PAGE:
It was, not surprisingly, to the well-favored Meson Txistu restaurant on Plaza Angel Carbajo in the heart of Madrid, that David Beckham, his family and his friends weaved their celebratory way late on the night of June 17.
Real Madrid had just won its first Spanish championship in four years, in Beckham's final game for the club, and the mood was festive. Choruses of "campeones, campeones, ole, ole, ole," soon drifted into the night sky from the windows of the restaurant's private upstairs dining room.
It was a joyous occasion and a sad one, what with Beckham leaving after his turbulent but ultimately triumphant years in Spain.
The wine bill, when it arrived about 5 a.m., came to $60,000. According to some reports, a local vineyard owner picked up the tab. Even then, the festivities were not over.
For The Record
Los Angeles Times Sunday July 15, 2007 Home Edition Main News Part A Page 2 National Desk 1 inches; 68 words Type of Material: Correction
Soccer: In the July 8 Sports section, a profile of David Beckham referred to Sir Bobby Moore. Moore, who was the captain of England's 1966 World Cup-winning team, was awarded an OBE (Officer of the Order of the British Empire) but not a knighthood. Also, in a list of "power couples" that accompanied the profile, the first name of John McEnroe's wife, Patty Smyth, was misspelled as Patti.
Beckham, his wife, Victoria -- former Spice Girl Posh Spice -- and close friends Tom Cruise and Katie Holmes then went dancing, the Beckhams not arriving at their multimillion-dollar mansion in the La Moraleja neighborhood until after 7:30 a.m.
It's a different life that the Beckhams enjoy, and this week as he joins the Galaxy they will be starting to lead part of it in Los Angeles, or rather in the more rarefied air of the 90210 ZIP code in Beverly Hills.
But Jed Clampett and kin they are not. David, Victoria and their children Brooklyn, Romeo and Cruz long have been accustomed to the very best of everything. Don't look for that to change just because the world's wealthiest soccer player is switching continents.
Beckham's $33 million income last year -- from soccer and from endorsements with Adidas, PepsiCo, Gillette and image-rights contracts -- puts him in the same tax bracket as, say, Kobe Bryant, according to Forbes magazine, making him slightly better paid than Shaquille O'Neal ($32 million) and Brazilian soccer star Ronaldinho ($31 million). Whatever his net worth is, Beckham can party just as well in California as he can in Europe.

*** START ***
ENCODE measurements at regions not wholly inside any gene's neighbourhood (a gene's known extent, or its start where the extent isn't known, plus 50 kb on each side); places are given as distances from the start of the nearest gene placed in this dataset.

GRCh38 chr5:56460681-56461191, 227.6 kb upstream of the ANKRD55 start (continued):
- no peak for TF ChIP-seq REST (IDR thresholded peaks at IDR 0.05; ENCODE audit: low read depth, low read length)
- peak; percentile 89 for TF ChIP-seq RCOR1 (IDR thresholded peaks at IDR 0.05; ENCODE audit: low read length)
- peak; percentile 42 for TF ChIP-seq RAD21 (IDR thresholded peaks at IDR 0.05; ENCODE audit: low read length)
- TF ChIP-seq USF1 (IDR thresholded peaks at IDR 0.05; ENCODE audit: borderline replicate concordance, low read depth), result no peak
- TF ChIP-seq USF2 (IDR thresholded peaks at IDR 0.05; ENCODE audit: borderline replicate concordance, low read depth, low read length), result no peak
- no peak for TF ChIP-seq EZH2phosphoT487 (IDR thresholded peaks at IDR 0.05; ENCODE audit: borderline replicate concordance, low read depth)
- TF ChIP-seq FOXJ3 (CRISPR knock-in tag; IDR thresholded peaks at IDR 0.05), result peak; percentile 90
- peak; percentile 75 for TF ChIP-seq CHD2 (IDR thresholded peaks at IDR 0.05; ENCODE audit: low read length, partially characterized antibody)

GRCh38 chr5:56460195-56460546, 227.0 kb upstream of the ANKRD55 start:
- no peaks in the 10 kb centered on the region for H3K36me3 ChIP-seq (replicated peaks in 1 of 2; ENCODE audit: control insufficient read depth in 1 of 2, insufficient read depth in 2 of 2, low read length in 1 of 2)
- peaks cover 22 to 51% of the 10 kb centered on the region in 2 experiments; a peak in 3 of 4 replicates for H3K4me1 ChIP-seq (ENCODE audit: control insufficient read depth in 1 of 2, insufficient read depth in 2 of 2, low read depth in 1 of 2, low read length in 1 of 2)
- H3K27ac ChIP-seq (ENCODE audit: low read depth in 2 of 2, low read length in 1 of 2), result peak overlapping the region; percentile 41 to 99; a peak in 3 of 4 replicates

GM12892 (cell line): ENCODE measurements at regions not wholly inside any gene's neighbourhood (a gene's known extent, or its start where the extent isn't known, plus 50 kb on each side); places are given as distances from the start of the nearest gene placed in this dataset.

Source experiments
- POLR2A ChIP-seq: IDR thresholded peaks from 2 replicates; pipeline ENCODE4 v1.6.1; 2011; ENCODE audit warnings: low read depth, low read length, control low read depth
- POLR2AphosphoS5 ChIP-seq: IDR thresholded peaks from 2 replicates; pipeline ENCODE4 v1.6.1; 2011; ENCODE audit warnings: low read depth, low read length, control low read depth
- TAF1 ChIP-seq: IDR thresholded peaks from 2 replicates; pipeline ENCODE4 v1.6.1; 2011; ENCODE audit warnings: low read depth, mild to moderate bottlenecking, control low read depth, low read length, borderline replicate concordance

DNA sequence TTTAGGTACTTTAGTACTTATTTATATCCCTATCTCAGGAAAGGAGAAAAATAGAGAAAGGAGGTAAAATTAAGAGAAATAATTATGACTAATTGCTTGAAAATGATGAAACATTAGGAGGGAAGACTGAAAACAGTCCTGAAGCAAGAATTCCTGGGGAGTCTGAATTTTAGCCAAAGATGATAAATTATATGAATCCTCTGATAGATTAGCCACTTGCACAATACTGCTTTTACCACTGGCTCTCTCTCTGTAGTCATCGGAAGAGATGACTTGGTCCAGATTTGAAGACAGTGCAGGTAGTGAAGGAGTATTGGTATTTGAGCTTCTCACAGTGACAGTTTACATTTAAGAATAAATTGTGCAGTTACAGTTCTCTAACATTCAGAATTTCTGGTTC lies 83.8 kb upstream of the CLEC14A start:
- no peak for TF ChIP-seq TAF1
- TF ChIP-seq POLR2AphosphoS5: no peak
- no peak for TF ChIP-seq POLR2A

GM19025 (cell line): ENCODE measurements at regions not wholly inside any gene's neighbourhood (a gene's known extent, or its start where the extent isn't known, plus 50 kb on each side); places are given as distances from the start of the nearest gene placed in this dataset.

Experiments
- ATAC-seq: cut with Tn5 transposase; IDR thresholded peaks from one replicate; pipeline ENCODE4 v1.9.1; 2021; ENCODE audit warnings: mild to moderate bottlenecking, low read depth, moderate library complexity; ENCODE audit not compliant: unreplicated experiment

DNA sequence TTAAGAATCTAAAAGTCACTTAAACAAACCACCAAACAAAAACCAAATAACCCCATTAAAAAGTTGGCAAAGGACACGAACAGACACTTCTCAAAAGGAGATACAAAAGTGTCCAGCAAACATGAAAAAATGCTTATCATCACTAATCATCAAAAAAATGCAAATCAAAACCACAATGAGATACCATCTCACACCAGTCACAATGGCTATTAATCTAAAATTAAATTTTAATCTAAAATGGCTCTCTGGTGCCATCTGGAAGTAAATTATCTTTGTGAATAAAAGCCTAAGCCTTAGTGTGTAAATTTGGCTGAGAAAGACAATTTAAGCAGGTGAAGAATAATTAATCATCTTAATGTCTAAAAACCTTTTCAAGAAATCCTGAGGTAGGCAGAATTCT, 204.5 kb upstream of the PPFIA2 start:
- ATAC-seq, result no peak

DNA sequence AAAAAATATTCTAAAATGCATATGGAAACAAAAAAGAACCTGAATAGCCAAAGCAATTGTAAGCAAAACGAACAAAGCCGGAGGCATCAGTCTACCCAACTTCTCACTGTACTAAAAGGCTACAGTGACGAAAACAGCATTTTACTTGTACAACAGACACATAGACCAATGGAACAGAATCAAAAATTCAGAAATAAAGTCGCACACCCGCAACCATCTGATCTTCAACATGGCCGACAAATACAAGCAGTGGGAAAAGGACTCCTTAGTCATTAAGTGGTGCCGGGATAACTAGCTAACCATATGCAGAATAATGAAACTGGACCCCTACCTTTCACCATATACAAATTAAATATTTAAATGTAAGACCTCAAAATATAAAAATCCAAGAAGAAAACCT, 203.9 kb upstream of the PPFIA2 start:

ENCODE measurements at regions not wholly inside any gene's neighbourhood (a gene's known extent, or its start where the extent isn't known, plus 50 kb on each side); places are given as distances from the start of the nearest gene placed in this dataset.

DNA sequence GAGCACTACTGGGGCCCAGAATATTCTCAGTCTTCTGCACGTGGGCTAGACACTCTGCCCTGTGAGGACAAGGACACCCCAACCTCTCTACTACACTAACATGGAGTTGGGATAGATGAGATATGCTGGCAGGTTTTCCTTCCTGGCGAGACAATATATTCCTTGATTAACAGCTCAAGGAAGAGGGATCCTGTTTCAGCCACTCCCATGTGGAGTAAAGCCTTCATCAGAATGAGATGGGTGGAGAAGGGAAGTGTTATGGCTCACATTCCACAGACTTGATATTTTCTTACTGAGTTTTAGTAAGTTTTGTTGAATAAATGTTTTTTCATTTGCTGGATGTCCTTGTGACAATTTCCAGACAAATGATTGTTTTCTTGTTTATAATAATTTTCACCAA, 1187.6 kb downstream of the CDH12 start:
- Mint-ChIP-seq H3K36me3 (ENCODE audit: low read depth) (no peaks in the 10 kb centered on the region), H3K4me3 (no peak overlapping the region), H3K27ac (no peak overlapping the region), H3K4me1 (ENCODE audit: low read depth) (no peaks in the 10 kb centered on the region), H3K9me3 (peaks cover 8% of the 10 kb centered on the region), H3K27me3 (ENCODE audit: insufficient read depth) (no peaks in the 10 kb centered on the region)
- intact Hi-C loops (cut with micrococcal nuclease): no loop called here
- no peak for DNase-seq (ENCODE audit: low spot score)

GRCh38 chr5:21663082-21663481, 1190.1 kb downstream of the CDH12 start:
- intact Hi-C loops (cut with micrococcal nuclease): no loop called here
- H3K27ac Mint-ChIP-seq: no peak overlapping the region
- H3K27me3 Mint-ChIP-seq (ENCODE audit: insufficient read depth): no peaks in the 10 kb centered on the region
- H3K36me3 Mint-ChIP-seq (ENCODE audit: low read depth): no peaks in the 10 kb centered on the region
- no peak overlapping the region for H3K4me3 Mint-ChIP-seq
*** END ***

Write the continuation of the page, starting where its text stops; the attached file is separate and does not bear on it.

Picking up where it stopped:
On Friday morning, Beckham will be introduced at the Home Depot Center in Carson as the newest member of the Galaxy. A week from Monday, he will train for the first time with the Major League Soccer team. On July 21, he will make his debut in a Galaxy uniform against English club Chelsea and begin earning some of the much-ballyhooed $250 million that his five-year MLS contract potentially could be worth in salary and endorsements.
All of this will be worldwide news, but in the U.S. it will no doubt cause heads to be shaken and scratched in bemusement from Dubuque to Daytona Beach.
Who is this guy?
Leaving soccer and Beckham's many accomplishments on the field with Manchester United, Real Madrid and in three World Cups with England out of it altogether, the answer is simple and twofold.
David Robert Joseph Beckham is a celebrity and a brand. Soccer was the vehicle he rode to fame and fortune, but the 32-year-old has traveled far, far beyond those teenage years when he slogged through the winter rain and mud of Manchester.
There is, for instance, "Beckingham Palace," which is what the pun-loving British media dubbed the $15-million riverfront estate that the Beckhams bought in 1999 at Sawbridgeworth in the Hertfordshire countryside just outside London.
That was shortly after their marriage, a lavish affair at Luttrellstown Castle near Dublin. Setting a tone that would echo through the years, the ceremony and reception -- exclusive access was given to one magazine -- cost a reported $1 million and included the Beckhams smiling benevolently at their guests from golden thrones.
This sort of thing will go down well in Hollywood, where excess is often seen as a virtue and where the couple referred to by some English tabloids as "King David and Queen Victoria" will fit right in.
Their base here will be Beckingham Palace West, a $22-million, 13,000-square-foot villa they purchased in Beverly Hills in April and where their close neighbors include Cruise and Holmes.
Victoria is said to be decorating the place in Moroccan style, similar to their Madrid home, so Beckham will feel immediately at ease in his new surroundings.
No doubt he will feel even better once he starts putting a few cars in his new garage. Among his many and varied interests, Beckham is a car collector. In England, his fleet at one time or another has included a $220,000 Lamborghini Gallardo, plus an assortment of high-end Ferraris, Porsches, Jaguars and Mercedes-Benzes.
When he was awarded the Order of the British Empire in 2003 for his services to soccer, Beckham received the honor from Queen Elizabeth and, suitably, made the trek from Beckingham Palace to Buckingham Palace in his silver Bentley Arnage.
His cars invariably involve some custom tinkering. In Spain, for example, he drove around in an armor-plated BMW X5 SUV that ended up being stolen, but also a $120,000 Range Rover V8 Vogue, with bulletproof doors and windows, a television and a 12-speaker stereo system.